Dissertation Title: "Essays on the Institutional Design of Health Care Markets"The institutional design of health care markets directly impacts patients’ access, quality, and affordability of health care. Chapter one quantifies how patient-primary care provider (PCP) relationships affect patients' access to and quality of care. Chapter two designs a care coordination intervention targeting undocumented immigrants’ access to and quality of care. Chapter three asks how plan choice affects consumers’ quality, access, and affordability of health insurance.
Chapter one shows that relationships determine where patients demand care and positively affect patients’ health. In cases where a PCP exogenously exits the market, patients do not form new PCP relationships, decreasing their use of primary care long-term. Instead, patients switch to specialists they know for less-extensive preventive care, which increases patients’ probability of death by about 50 deaths per 100,000 individuals. Emergency department and inpatient admissions also increase for one year after a PCP’s exit, increasing patients’ spending by $4,640 and Medicare spending by $16,052 per exiting PCP. I establish the importance of relationship-specific capital in explaining effects, information that grows over time. Travel-cost revealed preference estimates suggest that patients are willing to pay $400-$500 to maintain a PCP relationship, providing a lower bound on patients’ monetary valuation of relationship-specific capital.
Chapter two uses a randomized evaluation to measure the impact of coordinating undocumented immigrants' health care on utilization and health status. We show that coordinating undocumented immigrants' health care increases utilization of primary care, self-reported access to care, and preventive care, leading to a 7% decrease in individuals' long-run probability of death in back-of-the-envelope calculations. The intervention also causes high risk individuals to decrease their use of the emergency department by 26%, leading to $19,000 in government savings on net.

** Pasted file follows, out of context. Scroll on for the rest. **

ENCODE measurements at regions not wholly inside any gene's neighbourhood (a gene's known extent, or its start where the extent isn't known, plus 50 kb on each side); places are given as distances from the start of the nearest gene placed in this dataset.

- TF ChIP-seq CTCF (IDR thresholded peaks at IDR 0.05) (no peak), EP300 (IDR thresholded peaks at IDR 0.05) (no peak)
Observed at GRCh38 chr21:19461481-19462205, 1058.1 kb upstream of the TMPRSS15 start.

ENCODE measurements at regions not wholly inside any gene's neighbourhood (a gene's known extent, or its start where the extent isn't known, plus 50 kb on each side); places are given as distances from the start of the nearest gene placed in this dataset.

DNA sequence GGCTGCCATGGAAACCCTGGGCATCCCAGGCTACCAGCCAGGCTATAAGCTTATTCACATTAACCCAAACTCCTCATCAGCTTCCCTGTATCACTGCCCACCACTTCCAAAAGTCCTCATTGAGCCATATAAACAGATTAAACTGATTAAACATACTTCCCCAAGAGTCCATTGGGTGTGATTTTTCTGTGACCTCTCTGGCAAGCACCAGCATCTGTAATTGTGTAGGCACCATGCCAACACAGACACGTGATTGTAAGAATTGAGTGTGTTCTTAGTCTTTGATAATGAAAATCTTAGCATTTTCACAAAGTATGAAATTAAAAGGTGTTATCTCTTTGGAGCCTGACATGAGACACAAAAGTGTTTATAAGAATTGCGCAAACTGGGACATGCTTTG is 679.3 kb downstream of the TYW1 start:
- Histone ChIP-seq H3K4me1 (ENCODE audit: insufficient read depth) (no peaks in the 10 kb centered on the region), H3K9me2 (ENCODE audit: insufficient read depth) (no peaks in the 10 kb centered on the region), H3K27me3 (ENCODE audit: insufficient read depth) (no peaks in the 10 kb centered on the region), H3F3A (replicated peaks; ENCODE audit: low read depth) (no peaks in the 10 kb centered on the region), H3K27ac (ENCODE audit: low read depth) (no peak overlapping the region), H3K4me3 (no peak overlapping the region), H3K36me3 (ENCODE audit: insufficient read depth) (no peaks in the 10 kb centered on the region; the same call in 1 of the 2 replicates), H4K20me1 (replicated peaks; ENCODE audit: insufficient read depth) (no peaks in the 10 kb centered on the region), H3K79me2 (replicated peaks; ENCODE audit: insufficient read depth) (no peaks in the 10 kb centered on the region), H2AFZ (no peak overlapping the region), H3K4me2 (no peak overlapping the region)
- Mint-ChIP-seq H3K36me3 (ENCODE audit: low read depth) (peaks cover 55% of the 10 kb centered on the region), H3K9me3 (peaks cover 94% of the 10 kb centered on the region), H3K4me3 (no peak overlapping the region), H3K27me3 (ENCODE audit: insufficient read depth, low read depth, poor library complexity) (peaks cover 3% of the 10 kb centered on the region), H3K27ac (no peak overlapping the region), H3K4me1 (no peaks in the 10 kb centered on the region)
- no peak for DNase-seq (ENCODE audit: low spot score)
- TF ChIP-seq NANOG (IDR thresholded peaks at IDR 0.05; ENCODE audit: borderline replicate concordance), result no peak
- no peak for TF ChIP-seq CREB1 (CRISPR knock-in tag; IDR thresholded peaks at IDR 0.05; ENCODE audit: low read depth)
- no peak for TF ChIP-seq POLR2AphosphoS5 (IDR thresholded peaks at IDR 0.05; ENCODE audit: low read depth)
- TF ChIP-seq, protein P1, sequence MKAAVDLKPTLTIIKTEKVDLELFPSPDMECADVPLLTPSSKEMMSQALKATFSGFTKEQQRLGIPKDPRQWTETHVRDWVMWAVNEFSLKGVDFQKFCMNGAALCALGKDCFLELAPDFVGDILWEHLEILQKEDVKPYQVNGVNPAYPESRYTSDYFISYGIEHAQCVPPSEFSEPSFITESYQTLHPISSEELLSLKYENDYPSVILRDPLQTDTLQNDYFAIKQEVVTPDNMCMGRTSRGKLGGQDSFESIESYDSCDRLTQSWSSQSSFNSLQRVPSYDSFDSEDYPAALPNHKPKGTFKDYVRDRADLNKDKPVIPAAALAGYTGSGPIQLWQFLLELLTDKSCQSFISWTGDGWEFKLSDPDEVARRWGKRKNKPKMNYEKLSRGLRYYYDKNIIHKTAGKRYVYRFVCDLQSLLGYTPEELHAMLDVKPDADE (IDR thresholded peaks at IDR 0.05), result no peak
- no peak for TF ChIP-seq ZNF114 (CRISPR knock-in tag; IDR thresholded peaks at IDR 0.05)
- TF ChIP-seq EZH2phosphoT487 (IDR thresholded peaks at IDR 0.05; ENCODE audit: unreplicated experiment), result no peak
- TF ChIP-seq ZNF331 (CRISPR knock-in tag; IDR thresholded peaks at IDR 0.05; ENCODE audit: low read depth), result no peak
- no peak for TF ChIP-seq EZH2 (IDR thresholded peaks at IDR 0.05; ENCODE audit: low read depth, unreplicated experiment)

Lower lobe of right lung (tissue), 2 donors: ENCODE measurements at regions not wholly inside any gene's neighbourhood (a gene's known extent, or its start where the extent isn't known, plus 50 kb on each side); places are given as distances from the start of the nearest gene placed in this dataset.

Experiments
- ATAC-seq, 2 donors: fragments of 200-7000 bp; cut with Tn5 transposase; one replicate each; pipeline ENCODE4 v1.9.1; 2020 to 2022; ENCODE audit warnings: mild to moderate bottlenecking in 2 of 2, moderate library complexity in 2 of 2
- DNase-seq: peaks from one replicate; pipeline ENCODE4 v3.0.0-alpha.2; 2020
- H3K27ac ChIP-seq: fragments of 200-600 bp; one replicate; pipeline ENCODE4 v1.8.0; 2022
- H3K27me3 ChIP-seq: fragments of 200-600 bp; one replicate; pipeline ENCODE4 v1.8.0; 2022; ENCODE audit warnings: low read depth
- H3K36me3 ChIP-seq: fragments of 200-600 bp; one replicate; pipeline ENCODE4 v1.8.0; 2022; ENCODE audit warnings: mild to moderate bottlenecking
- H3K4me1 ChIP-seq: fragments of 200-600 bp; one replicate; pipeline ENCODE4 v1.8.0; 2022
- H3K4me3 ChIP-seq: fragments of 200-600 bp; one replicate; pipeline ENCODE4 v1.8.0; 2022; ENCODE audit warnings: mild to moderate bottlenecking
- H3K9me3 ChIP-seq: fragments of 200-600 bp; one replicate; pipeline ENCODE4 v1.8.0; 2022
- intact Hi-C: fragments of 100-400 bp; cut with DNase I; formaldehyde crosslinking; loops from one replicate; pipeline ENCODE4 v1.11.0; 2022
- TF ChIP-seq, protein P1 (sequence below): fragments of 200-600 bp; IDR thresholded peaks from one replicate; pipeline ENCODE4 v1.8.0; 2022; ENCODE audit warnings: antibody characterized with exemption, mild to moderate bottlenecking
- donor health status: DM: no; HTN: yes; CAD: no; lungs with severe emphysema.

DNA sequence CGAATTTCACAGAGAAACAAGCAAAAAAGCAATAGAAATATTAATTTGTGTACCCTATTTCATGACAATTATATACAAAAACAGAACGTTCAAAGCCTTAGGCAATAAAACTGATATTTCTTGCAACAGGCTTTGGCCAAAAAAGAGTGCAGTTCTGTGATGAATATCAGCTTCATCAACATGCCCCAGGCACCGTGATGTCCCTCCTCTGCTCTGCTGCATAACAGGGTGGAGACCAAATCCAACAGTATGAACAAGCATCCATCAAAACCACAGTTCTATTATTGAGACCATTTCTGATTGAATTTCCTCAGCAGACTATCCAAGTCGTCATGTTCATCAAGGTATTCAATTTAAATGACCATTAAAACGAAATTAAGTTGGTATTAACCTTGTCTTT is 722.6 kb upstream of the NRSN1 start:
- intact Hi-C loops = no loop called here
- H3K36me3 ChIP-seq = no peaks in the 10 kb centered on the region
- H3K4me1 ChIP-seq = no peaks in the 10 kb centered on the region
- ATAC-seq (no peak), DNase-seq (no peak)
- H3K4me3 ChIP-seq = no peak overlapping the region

Chapter three focuses on choice over coverage level, “vertical choice.” There limited evidence on how vertical choice affects welfare despite it being a widespread feature of U.S. health insurance markets. The socially efficient level of coverage for a given consumer optimally trades off the value of risk protection and the social cost from moral hazard. Providing choice does not necessarily lead consumers to select their efficient coverage level. We show that in regulated competitive health insurance markets, vertical choice should be offered only if consumers with a higher willingness to pay for insurance have a higher efficient coverage level. We test for this condition empirically using administrative data from a large employer representing 45,000 households. We estimate a model of consumer demand for health insurance and healthcare utilization that incorporates heterogeneity in health, risk aversion, and moral hazard. Our estimates imply substantial heterogeneity in efficient coverage levels, but we do not find that households with higher efficient coverage levels have a higher willingness to pay. It is therefore optimal to offer only a single coverage level. Relative to a status quo with vertical choice, offering only the optimal single level of coverage increases welfare by $302 per household per year. This policy shift also leads to a more even distribution of health-related spending (premiums plus out-of-pocket costs) in the population, suggesting equity and efficiency improvements.